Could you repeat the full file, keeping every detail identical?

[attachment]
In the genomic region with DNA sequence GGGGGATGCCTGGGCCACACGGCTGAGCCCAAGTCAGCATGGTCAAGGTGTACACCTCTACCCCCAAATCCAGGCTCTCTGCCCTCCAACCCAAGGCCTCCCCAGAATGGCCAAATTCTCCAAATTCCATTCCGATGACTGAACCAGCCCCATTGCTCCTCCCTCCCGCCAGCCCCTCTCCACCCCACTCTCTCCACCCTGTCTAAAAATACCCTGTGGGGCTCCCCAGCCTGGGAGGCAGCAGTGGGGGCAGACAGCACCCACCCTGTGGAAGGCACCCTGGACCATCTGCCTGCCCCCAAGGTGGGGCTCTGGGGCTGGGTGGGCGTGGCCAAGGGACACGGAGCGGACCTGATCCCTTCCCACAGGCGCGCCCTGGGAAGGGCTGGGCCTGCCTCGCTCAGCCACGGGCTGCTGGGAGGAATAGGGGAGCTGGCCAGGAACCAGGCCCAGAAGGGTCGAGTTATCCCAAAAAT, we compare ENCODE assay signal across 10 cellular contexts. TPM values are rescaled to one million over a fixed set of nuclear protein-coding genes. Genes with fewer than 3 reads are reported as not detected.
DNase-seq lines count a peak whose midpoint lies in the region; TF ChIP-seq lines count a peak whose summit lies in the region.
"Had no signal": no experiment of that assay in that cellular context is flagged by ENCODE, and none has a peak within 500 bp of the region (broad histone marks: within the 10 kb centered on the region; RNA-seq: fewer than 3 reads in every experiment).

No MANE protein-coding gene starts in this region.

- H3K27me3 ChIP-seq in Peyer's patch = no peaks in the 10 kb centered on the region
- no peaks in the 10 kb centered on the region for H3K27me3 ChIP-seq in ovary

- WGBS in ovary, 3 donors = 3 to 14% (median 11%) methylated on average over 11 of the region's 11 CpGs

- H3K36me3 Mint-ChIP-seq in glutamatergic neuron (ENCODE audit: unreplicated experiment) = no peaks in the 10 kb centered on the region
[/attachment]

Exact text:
In the genomic region with DNA sequence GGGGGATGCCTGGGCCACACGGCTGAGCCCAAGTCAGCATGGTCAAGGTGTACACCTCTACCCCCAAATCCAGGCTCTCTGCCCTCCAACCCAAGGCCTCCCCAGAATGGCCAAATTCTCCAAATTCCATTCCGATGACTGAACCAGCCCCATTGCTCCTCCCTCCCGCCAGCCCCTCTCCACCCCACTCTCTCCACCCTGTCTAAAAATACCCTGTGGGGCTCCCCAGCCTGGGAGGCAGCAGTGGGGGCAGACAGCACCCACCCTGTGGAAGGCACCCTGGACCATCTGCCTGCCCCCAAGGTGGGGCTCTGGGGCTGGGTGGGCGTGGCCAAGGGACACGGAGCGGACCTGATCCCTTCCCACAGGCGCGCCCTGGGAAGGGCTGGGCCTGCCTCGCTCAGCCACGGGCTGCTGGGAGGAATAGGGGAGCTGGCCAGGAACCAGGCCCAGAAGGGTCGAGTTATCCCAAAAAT, we compare ENCODE assay signal across 10 cellular contexts. TPM values are rescaled to one million over a fixed set of nuclear protein-coding genes. Genes with fewer than 3 reads are reported as not detected.
DNase-seq lines count a peak whose midpoint lies in the region; TF ChIP-seq lines count a peak whose summit lies in the region.
"Had no signal": no experiment of that assay in that cellular context is flagged by ENCODE, and none has a peak within 500 bp of the region (broad histone marks: within the 10 kb centered on the region; RNA-seq: fewer than 3 reads in every experiment).

No MANE protein-coding gene starts in this region.

- H3K27me3 ChIP-seq in Peyer's patch = no peaks in the 10 kb centered on the region
- no peaks in the 10 kb centered on the region for H3K27me3 ChIP-seq in ovary

- WGBS in ovary, 3 donors = 3 to 14% (median 11%) methylated on average over 11 of the region's 11 CpGs

- H3K36me3 Mint-ChIP-seq in glutamatergic neuron (ENCODE audit: unreplicated experiment) = no peaks in the 10 kb centered on the region